What makes successful people successful? The world’s top entrepreneurs, chief executives and entertainment elite come from all walks of life, so perhaps – good fortune aside – it’s the way they think which propels them above the competition and to the top of their respective fields.
The books high achievers choose to read can offer the rest of us an insight into their thought processes, so Sage has compiled a list of books which some of today’s pioneers would recommend.
Jack Dorsey implores every employee of his mobile payment company, Square, to read the The Checklist Manifesto by Atul Gawande, which advocates the importance of splitting complex tasks into more manageable segments.
A passage which Dorsey particularly likes is focused on investing in startups. Atul says that venture capitalists should consider good ideas as secondary to impressive personnel who possess the drive and know-how to execute with aplomb.
As the brainchild behind Amazon, which started out as an online book store, it’s no surprise that Jeff Bezos has a voracious appetite for reading.
In the biography of the Albuquerque native, author Brad Stone explains how the lessons learned from Clayton Christensen’s The Innovator’s Dilemma underpinned Bezos’s approach to the invention of the Kindle. Principally, he was inspired by the notion that failing to embrace disruptive technology can be more harmful than refusing to acknowledge its merits.
Arianna Huffington’s reading habits reflect her belief that mental burnout and sleep deprivation are impediments to success. Indeed, she discovered this first hand when, during the early years of the Huffington Post, she collapsed from the exhaustion of working 18 hour shifts.
The Greek writer recommends Mindfulness by Mark Williams and Danny Penman as a guide to minimising stress in the workplace, and Search Inside Yourself, which sees former Google engineer and personal growth guru Chade-Meng Tan outline the tricks to establishing a healthy relationship with work.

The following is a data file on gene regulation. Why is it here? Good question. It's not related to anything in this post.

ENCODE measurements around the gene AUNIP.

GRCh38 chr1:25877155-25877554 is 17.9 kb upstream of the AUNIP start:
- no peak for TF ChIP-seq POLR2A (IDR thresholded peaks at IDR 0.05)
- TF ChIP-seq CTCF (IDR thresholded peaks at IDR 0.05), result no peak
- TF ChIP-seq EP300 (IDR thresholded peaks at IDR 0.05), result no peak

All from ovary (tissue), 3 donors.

Easyjet founder Stelios Haji-Ioannou certainly lives by the adage: “keep your friends close and your enemies closer”, naming the autobiography of his rival Richard Branson, Losing My Virginity, one of his most treasured reads.
Haji-Ioannou has spoken about how Branson’s book delivers a masterclass on branding, describing the Virgin mogul’s flair for expanding into fiercely competitive sectors. He also has a soft spot for Freakonomics by Steven Levitt and Stephen Dubner, which showed him how behavioural patterns are rooted in the economics of everyday life.
Read more: I-Office: The brave new world of work
Having read The Road to Character by David Brooks – which casts an introspective eye over the often precarious work-life balance – Indra Nooyi, chief executive of PepsiCo, developed a greater appreciation for the role that work plays in character development.
Chief among Brooks’ teachings is the idea that we need to be self-critical and identify our limitations before we can begin to eliminate our shortcomings. Nooyi’s most important takeaway is that we shouldn’t treat our careers and lives as separate entities – both should reconcile with one another.
Elon Musk’s library is delightfully eclectic. Beyond traditional business classics like Peter Thiel’s Zero to One – which provided the Tesla founder with fresh insight on the creation and maintenance of top-tier companies – Musk drew inspiration from Walter Isaacson’s biographies of Einstein and Benjamin Franklin. He gives special mention to Franklin’s humble origins and entrepreneurial spirit – he launched the first German language newspaper in the US.
However, it was The Lord of the Rings that really stoked the fires of his ambition from an early age, instilling a sense of wonder and duty that mirrors Frodo’s journey to Middle Earth.